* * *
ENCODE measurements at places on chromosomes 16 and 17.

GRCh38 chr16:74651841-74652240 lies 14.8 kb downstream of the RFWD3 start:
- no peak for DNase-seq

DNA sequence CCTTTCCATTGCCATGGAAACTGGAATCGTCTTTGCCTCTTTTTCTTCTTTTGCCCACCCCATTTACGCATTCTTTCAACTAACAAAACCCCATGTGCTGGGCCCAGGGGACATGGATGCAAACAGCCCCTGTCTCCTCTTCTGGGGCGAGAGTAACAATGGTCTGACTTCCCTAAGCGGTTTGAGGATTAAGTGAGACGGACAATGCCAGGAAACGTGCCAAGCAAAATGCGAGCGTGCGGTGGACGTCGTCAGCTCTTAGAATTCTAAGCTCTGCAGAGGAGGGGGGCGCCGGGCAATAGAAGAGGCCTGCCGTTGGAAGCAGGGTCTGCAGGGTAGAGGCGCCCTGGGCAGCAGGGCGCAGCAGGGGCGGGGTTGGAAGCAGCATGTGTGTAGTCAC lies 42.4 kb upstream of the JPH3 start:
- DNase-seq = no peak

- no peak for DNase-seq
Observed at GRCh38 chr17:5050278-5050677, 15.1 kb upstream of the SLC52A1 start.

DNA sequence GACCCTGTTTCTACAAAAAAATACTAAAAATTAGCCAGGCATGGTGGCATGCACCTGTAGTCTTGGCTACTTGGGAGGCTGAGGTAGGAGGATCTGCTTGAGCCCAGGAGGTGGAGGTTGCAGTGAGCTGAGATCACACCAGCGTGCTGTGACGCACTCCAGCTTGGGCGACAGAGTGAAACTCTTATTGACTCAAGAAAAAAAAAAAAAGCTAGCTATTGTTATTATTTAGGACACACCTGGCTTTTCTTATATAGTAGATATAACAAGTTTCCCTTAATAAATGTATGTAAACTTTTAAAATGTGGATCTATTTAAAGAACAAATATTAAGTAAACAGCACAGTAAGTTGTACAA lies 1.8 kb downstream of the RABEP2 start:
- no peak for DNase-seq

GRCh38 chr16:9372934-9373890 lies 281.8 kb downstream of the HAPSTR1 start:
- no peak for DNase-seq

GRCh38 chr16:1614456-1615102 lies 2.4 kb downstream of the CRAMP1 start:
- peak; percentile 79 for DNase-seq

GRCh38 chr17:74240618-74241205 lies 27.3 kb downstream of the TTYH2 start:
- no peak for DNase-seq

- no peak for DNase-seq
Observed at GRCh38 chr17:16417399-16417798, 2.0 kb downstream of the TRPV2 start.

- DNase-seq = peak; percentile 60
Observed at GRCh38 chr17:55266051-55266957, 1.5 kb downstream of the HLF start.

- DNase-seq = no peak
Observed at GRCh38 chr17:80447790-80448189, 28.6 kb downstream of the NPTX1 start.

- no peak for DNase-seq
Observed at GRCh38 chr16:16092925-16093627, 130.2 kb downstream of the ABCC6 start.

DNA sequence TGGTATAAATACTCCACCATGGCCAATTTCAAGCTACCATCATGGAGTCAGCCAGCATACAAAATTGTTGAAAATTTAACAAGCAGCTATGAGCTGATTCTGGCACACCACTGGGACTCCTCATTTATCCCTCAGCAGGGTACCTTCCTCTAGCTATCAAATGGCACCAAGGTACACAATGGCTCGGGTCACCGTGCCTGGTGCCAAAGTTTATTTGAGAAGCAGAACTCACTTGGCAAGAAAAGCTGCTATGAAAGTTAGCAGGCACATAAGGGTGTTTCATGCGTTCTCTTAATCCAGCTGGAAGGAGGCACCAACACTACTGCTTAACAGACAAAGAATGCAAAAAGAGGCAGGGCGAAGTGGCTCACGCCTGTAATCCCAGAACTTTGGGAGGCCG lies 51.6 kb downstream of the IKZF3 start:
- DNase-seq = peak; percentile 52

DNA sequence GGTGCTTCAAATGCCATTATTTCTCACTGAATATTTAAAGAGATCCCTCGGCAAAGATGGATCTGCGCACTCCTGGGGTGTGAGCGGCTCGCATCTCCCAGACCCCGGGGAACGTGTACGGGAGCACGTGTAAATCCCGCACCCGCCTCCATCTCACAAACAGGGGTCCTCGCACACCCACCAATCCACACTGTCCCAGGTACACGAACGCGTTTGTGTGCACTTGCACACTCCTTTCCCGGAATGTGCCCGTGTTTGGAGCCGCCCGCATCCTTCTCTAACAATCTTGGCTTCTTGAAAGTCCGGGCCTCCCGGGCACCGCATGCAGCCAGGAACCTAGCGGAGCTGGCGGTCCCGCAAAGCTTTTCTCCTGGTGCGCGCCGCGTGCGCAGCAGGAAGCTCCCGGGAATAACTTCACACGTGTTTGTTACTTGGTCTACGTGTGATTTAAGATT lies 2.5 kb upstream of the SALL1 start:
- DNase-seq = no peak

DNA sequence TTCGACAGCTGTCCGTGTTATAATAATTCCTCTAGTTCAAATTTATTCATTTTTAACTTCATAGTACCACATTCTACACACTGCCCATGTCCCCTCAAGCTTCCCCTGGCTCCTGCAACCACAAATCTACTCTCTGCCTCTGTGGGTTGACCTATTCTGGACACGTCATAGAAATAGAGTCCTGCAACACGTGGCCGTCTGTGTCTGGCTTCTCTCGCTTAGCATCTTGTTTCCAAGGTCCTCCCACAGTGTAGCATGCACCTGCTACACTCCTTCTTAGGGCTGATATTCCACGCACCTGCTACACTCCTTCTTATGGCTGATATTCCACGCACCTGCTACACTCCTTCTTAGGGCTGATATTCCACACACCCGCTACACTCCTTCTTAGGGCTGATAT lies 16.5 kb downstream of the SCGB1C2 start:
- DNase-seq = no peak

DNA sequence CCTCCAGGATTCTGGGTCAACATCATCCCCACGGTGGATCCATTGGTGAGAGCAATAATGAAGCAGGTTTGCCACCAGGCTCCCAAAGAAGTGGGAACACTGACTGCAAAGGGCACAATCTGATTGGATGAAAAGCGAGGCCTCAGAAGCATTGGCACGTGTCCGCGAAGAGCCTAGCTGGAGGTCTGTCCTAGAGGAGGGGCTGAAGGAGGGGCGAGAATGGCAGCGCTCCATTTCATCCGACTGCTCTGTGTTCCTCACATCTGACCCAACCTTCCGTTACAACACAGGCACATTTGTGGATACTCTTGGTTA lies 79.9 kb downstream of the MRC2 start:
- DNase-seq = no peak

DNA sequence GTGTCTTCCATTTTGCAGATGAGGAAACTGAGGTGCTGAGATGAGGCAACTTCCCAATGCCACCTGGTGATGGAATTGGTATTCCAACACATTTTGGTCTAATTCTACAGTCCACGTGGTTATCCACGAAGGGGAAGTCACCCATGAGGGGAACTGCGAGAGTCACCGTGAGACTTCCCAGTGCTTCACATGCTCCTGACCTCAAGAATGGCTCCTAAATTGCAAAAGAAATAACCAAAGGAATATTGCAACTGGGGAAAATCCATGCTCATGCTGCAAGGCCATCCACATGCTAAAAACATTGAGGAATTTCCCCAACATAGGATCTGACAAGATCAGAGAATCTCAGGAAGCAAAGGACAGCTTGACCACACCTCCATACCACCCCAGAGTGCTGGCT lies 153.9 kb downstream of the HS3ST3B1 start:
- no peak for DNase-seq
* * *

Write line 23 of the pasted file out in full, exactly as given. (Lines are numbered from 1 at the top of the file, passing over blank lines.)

Observed at GRCh38 chr16:16092925-16093627, 130.2 kb downstream of the ABCC6 start.